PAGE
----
Toby’s main point seems to be what has breast cancer got to do with football? A game increasingly played by women, and one in which the England women’s team beat Germany a year ago not in a meaningless friendly but in a World Cup, seems to have gone unnoticed by Toby. Nor does he seem much bothered that many of us blokes will have mums, grannies, aunties, sisters, nieces, girlfriends, daughters, neighbours, friends and workmates who suffer from this most gendered of diseases. It’s called caring about others, Toby. Isn’t that something we should all stand, cheer, have some pride in, whatever our team?

Football is never going to change the world. That’s not its place, an England team that can stick it out at the Euros to the quarters or beyond is about as much as most of us can hope for. But that doesn’t mean it isn’t a space, on the pitch and in the stands, where ideas aren’t offered and contested. Toby would prefer a world of football unchanged from that golden 1966 summer 50 years ago, where men were men and women knew their place. I prefer instead a football that at least tries to keep up with, if not always change with, the times. An England for all, whatever our colour, faith or none, whatever the country we or our parents originally came from. This – the single biggest change in what an England team looks like, is supported by Tuesday night’s team on the pitch: once more – Sturridge, Alli, Rose, Smalling, Clyne and more. Gender diversity on the pitch is is perhaps a bit further off. But male fans standing up to show they care about breast cancer – that’s the kind of England crowd I want to be part of, thank you very much, even if Toby doesn’t.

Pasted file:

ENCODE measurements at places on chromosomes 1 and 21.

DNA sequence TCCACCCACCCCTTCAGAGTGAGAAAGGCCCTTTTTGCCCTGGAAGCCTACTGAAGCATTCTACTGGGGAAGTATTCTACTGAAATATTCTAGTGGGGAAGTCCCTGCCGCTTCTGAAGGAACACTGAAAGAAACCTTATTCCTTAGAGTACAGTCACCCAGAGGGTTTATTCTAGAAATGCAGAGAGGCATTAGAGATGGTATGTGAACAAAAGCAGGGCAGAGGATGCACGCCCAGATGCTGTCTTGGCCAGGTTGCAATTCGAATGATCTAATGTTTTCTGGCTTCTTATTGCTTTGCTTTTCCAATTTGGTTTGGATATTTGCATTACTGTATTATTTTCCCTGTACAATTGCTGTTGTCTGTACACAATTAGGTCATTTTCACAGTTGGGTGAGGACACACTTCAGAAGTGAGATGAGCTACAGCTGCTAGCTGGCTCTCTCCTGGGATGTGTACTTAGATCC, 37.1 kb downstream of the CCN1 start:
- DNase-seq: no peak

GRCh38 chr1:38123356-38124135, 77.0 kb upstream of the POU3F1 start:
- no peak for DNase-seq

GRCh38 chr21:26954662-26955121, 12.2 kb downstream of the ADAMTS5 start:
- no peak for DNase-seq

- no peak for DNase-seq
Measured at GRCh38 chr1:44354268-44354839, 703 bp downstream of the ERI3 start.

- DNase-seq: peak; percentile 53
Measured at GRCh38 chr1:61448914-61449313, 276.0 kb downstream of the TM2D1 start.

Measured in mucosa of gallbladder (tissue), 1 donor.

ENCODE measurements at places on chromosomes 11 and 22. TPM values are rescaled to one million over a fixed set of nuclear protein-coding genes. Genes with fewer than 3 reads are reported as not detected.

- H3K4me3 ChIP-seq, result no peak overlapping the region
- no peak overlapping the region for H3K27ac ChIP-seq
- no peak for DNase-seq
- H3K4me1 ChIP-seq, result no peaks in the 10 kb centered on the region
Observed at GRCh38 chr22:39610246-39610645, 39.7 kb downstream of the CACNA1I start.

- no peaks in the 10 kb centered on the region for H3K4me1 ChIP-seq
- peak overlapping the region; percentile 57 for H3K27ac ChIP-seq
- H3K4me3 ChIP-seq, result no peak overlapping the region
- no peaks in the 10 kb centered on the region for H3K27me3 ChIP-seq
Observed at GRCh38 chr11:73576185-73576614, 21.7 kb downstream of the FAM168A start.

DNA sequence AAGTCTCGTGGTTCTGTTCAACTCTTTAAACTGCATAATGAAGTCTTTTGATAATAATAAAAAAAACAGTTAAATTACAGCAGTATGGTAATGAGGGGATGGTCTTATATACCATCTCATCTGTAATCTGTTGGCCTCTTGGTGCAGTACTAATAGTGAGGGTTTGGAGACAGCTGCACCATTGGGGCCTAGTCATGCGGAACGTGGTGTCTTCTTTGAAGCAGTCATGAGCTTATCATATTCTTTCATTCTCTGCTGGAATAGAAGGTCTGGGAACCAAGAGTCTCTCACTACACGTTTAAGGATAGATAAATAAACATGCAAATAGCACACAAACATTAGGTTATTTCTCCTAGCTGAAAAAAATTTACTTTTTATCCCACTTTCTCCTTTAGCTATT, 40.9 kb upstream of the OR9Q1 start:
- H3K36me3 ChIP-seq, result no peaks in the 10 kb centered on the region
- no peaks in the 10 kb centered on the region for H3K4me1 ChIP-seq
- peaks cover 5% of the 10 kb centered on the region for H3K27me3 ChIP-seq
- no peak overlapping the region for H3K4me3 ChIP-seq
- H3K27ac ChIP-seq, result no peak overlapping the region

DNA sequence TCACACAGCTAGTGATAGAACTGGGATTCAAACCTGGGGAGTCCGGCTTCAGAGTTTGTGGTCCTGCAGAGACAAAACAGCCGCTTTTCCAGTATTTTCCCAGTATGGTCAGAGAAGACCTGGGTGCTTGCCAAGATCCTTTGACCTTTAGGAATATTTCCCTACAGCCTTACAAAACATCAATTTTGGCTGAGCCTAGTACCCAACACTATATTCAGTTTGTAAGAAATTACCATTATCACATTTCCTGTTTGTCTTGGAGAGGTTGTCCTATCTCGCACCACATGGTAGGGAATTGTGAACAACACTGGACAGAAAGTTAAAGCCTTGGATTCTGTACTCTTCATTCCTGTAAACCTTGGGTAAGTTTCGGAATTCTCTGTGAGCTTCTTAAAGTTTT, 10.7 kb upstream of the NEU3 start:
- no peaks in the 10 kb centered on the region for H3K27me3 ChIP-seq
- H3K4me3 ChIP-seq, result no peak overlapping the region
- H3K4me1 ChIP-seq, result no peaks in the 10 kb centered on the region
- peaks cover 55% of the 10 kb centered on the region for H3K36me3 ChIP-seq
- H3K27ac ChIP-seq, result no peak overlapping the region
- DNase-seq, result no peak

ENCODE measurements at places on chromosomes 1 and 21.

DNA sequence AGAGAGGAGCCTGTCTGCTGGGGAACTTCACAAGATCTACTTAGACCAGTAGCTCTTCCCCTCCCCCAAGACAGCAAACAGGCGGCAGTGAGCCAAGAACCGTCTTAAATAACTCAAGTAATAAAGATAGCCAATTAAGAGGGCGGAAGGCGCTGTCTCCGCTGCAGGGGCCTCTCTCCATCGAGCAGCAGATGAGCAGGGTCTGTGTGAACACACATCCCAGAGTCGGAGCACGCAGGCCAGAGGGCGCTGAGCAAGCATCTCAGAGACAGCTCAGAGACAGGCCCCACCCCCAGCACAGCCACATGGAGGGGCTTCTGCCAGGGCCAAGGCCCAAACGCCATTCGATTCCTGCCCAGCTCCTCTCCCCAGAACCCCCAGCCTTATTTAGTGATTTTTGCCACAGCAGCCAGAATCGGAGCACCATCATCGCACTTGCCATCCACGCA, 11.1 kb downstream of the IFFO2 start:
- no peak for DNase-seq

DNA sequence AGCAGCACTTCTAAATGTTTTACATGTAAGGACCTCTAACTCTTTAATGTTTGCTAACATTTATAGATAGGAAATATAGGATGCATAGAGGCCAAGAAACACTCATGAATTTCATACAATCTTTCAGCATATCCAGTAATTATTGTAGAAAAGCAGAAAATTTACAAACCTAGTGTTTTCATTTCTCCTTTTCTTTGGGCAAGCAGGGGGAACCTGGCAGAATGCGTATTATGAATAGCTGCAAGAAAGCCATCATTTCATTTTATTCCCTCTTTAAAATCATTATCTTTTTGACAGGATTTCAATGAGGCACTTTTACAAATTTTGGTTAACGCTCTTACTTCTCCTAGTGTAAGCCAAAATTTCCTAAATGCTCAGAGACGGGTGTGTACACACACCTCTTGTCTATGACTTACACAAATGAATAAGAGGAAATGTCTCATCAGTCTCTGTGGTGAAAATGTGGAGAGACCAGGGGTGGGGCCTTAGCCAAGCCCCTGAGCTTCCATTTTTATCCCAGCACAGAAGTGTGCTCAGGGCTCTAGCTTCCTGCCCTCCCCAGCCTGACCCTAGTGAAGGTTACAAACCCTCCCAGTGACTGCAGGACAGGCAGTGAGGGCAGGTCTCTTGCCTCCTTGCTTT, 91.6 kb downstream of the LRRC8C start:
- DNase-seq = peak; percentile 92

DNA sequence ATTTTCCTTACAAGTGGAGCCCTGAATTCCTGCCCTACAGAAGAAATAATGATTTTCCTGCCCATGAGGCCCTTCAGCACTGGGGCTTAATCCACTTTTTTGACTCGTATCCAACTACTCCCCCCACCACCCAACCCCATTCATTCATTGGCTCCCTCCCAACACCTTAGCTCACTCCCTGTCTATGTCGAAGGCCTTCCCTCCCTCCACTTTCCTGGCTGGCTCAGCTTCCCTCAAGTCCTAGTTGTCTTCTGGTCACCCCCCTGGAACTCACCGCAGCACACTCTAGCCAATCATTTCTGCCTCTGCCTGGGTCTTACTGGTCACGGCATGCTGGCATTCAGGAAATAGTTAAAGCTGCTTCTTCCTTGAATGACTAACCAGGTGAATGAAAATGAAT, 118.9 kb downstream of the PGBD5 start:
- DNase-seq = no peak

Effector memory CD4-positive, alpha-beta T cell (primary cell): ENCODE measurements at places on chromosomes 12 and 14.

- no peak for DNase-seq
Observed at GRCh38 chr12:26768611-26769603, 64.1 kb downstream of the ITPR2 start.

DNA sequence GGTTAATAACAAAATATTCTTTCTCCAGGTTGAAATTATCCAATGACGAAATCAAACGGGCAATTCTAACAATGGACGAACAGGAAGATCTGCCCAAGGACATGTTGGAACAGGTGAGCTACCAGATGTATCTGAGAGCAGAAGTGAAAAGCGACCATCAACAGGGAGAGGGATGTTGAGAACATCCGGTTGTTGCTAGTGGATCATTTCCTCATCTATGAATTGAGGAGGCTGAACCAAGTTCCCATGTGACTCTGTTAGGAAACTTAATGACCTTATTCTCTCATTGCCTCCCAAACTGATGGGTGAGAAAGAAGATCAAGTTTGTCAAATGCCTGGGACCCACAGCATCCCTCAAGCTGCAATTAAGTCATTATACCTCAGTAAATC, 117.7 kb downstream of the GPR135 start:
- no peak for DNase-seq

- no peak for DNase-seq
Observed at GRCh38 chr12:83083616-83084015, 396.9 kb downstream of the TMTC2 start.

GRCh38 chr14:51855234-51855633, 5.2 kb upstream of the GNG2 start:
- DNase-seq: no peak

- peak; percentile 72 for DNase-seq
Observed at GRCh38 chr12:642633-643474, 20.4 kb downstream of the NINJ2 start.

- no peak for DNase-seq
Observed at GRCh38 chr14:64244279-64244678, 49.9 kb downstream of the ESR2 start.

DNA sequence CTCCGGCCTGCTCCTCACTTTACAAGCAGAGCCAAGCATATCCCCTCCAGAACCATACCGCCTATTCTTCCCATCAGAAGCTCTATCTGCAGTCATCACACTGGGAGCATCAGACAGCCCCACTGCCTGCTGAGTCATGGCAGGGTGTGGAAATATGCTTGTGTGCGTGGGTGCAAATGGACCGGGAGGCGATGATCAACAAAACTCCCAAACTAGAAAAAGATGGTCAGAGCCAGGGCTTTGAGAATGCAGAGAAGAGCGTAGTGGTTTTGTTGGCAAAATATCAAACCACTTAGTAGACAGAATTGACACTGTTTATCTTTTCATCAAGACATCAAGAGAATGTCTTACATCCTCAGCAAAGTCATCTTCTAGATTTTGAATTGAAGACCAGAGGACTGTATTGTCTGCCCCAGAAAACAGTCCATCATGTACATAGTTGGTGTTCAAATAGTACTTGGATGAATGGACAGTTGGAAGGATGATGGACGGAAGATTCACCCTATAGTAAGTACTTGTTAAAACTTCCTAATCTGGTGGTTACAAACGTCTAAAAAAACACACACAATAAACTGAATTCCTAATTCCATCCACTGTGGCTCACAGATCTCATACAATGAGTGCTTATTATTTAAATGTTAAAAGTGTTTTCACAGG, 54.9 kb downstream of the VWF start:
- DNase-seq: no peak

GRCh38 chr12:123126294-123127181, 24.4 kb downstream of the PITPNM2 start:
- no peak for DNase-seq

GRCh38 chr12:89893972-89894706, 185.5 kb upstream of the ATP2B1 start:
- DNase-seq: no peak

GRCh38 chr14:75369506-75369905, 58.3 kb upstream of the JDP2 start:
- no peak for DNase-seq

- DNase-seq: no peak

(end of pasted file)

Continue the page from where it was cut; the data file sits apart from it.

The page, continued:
Mark Perryman is the co-founder of Philosophy Football and author of the new book 1966 And Not All That to be published by Repeater Books in mid-May  


  1. David Pavett says:

    Toby Young, such a nice guy too. But is he, or the prejudice that he vents in the Daily Mail, worth our time?

    It is relatively easy batting away this right-wing nonsense. It is harder to make a critique of government programmes designed to appeal to popular prejudice and harder still to design policies for Labour which can be used to shift public opinion. Is that not our most important task for the next four years?

  2. Mark says:

    Have to disagree David.

    Like it or not the viees of Toby Young and the Daily Mail influence millions. A sexist narrative is constructed diametrically opposed to the progressive project. In this instance he was denouncing something I was directly involved with so not only putting him right but revealing the puroselful ignorance he specialises in, ewas my intent.

    Of course the economic matters. But so does the ideological. If ‘right-wing nonsense’ was so easy tio bat away we wouldn’t be in the reactionary era the 2010’s are proving to be.